From the Dean’s Desk - Spring 2013

Gregory E. Sterling, The Reverend Henry L. Slack Dean of Yale Divinity School

                                                                                                   Every day, too many headlines remind us that the brutality of racism is still with us. Too many signs of inequality testify that the dehumanizing history of slavery is still with us. A weary reluctance to face it remains with us too.

Dean Sterling photo      And it isn’t getting easier, the issue of race. We stand today at a point in the national story where raw tensions between blacks and whites remain unresolved. At the very same moment, the dialogue on race, never simple, is expanding to include other groups in an American ethnic dynamic that continues in great flux.

     Demographic shifts – increases in Latino and Asian-American numbers, the coming eclipse of the white majority – make this a complex, challenging, adventurous era whether you are a parish minister, a national political strategist, a social-justice advocate, or a citizen trying to exercise your vote.

     With this Spring Reflections, we grapple with the multi-front subject of race, inviting some thirty contributors to share their latest thoughts and angles of perception on a long-simmering, sometimes eruptive theme. We were keen about the timing of this issue, which comes 150 years after the Emancipation Proclamation, fifty years after the March on Washington, and a few months after the reelection of the nation’s first African-American president.

     This edition also coordinates with an unusual initiative at YDS since Fall 2012 – a focused period of discernment and conversation in various forums by students, faculty, and staff on race. As student Tyrone McGowan writes here, “I believe people of faith must find creative and redemptive ways that allow us to reimagine an alternative calculus of belonging.”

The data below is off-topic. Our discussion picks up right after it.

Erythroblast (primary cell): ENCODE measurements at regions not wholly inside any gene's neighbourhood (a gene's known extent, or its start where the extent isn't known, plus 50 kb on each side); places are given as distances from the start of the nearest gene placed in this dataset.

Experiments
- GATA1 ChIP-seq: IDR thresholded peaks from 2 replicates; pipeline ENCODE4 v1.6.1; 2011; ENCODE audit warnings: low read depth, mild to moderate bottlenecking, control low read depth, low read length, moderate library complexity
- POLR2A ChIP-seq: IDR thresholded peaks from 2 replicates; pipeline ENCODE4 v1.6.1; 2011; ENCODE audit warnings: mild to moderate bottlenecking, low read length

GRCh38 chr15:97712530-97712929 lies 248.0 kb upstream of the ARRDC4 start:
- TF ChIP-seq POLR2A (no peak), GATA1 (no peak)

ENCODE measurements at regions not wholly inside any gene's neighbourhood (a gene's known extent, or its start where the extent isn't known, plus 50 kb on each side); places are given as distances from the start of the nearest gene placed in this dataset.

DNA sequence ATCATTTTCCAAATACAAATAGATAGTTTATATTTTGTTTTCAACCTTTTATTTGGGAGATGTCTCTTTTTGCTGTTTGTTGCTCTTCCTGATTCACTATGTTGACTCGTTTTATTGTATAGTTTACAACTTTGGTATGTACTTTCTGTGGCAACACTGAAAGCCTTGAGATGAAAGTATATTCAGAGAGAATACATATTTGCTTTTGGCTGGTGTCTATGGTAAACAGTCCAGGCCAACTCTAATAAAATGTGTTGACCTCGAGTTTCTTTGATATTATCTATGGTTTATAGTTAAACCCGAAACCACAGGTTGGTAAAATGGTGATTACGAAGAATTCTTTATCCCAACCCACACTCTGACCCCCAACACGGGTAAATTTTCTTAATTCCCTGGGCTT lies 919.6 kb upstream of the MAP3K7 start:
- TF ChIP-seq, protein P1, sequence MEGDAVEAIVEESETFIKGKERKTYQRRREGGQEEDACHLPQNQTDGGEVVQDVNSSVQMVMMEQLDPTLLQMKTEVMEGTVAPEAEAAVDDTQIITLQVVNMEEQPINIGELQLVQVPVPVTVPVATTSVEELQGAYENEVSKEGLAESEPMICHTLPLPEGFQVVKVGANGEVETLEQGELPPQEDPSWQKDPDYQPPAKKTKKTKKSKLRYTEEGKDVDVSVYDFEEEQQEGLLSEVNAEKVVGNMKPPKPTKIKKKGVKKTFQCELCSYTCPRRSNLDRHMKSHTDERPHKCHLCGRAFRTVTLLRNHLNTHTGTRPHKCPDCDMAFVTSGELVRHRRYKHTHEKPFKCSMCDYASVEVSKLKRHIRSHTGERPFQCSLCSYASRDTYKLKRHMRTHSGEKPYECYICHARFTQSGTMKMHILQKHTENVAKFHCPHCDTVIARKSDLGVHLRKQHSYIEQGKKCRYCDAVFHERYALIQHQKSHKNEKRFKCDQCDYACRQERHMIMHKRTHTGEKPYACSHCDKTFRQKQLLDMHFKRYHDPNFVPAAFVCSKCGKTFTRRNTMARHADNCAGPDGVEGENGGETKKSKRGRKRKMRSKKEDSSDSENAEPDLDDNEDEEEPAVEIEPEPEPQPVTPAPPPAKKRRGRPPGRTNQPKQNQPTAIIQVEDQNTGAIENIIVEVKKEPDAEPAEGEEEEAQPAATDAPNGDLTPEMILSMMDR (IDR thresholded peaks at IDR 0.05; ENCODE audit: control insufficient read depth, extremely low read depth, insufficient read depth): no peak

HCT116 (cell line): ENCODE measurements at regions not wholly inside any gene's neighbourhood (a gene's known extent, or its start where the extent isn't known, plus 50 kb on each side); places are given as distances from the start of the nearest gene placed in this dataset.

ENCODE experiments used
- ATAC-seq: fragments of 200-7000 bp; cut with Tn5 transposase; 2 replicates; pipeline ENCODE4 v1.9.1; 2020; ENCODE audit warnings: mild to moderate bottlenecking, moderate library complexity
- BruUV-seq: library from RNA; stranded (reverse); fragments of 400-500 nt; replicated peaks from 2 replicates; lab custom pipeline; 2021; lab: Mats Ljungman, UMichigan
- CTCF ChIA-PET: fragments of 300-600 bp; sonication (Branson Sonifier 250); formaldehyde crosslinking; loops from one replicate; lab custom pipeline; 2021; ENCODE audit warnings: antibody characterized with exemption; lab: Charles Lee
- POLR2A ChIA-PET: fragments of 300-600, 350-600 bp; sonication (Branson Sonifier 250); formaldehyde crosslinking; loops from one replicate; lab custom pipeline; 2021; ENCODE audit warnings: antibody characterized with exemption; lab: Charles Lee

This issue features YDS faculty members but also practitioners beyond Yale who are preoccupied with our theme. The diversity of their arguments speaks to a turbulent, unfolding scene of national soul-searching and practice.

     For example, I think we’d all like to believe that the basic protection of minority voting rights – a battleground for the civil rights heroism of the early 1960s – is accepted by now. Yet as Emilie Townes points out, recent voter ID laws can look like voter suppression of the very groups who, just two generations ago, were fighting for their right – fighting for their lives – to be full citizens.

     Is Jim Crow dead? Michelle Alexander reminds us that the cruelty of that era can be reinstated in new forms, manifested today in a federal War on Drugs incarceration policy that disproportionately targets African Americans and other minorities.

     National self-congratulations on race relations are premature. It is hard to know where we are in the conversation. The last election season virtually ignored race as an issue. It is naïve to think that our collective silence is proof that we have moved beyond race. We ought to be asking ourselves why it is so difficult to discuss. Perhaps we ought to be probing our own habits of evasion or misapprehension.

     Reflections offers the following points of view not as a definitive statement on race relations but as a collection of dispatches from a contentious field of resistance and hope. May it spark conversation and action on a subject that still eats at the American soul. How we talk about it, whether with honesty and creativity or with hostility and distrust, will determine who we become as a people.